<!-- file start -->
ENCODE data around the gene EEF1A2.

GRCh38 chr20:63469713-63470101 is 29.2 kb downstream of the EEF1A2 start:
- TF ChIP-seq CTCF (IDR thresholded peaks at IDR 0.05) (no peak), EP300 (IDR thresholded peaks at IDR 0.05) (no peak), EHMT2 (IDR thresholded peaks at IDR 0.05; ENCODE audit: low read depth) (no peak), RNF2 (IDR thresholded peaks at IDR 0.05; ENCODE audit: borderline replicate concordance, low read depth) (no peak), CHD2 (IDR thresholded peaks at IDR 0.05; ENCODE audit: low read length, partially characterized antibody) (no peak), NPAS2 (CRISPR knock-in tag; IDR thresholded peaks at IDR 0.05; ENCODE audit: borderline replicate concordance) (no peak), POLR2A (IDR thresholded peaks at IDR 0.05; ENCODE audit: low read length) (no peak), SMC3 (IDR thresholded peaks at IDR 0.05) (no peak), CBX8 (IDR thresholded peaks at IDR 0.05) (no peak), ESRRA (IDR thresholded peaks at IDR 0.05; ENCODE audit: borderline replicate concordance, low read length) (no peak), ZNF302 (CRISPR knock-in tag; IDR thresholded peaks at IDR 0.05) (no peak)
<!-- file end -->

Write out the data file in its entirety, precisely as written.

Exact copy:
ENCODE data around the gene EEF1A2.

GRCh38 chr20:63469713-63470101 is 29.2 kb downstream of the EEF1A2 start:
- TF ChIP-seq CTCF (IDR thresholded peaks at IDR 0.05) (no peak), EP300 (IDR thresholded peaks at IDR 0.05) (no peak), EHMT2 (IDR thresholded peaks at IDR 0.05; ENCODE audit: low read depth) (no peak), RNF2 (IDR thresholded peaks at IDR 0.05; ENCODE audit: borderline replicate concordance, low read depth) (no peak), CHD2 (IDR thresholded peaks at IDR 0.05; ENCODE audit: low read length, partially characterized antibody) (no peak), NPAS2 (CRISPR knock-in tag; IDR thresholded peaks at IDR 0.05; ENCODE audit: borderline replicate concordance) (no peak), POLR2A (IDR thresholded peaks at IDR 0.05; ENCODE audit: low read length) (no peak), SMC3 (IDR thresholded peaks at IDR 0.05) (no peak), CBX8 (IDR thresholded peaks at IDR 0.05) (no peak), ESRRA (IDR thresholded peaks at IDR 0.05; ENCODE audit: borderline replicate concordance, low read length) (no peak), ZNF302 (CRISPR knock-in tag; IDR thresholded peaks at IDR 0.05) (no peak)